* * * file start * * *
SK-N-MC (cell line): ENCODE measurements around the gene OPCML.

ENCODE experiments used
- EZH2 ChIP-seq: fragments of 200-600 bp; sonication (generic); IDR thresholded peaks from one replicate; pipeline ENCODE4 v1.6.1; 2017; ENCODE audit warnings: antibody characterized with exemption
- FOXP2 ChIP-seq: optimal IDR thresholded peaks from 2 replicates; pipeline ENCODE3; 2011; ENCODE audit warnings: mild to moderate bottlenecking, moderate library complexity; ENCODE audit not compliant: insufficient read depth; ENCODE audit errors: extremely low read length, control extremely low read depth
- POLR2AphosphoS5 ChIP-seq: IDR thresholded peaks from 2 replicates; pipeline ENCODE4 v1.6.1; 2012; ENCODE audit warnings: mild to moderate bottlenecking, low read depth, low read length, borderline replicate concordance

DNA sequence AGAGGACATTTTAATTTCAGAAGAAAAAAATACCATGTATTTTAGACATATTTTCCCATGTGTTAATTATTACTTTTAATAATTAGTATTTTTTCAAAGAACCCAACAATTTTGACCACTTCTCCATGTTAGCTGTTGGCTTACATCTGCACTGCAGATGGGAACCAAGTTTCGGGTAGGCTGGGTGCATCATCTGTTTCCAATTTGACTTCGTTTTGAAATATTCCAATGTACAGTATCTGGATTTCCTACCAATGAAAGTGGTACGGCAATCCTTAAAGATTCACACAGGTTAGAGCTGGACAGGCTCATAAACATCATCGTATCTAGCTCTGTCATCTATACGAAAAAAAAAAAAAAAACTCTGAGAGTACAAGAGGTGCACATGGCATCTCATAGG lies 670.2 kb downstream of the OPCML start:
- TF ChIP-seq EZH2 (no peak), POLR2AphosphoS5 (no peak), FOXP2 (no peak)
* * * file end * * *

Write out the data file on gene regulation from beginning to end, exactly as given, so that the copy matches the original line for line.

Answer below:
SK-N-MC (cell line): ENCODE measurements around the gene OPCML.

ENCODE experiments used
- EZH2 ChIP-seq: fragments of 200-600 bp; sonication (generic); IDR thresholded peaks from one replicate; pipeline ENCODE4 v1.6.1; 2017; ENCODE audit warnings: antibody characterized with exemption
- FOXP2 ChIP-seq: optimal IDR thresholded peaks from 2 replicates; pipeline ENCODE3; 2011; ENCODE audit warnings: mild to moderate bottlenecking, moderate library complexity; ENCODE audit not compliant: insufficient read depth; ENCODE audit errors: extremely low read length, control extremely low read depth
- POLR2AphosphoS5 ChIP-seq: IDR thresholded peaks from 2 replicates; pipeline ENCODE4 v1.6.1; 2012; ENCODE audit warnings: mild to moderate bottlenecking, low read depth, low read length, borderline replicate concordance

DNA sequence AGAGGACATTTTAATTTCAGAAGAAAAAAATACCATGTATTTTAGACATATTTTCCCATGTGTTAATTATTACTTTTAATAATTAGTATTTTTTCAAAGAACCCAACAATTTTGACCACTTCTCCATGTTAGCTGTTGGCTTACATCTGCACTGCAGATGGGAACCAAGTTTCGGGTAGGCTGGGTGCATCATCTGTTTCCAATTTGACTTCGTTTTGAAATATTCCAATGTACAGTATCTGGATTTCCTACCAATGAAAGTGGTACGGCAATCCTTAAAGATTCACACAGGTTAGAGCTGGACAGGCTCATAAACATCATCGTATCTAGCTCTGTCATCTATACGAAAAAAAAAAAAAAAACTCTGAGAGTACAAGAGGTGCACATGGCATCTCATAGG lies 670.2 kb downstream of the OPCML start:
- TF ChIP-seq EZH2 (no peak), POLR2AphosphoS5 (no peak), FOXP2 (no peak)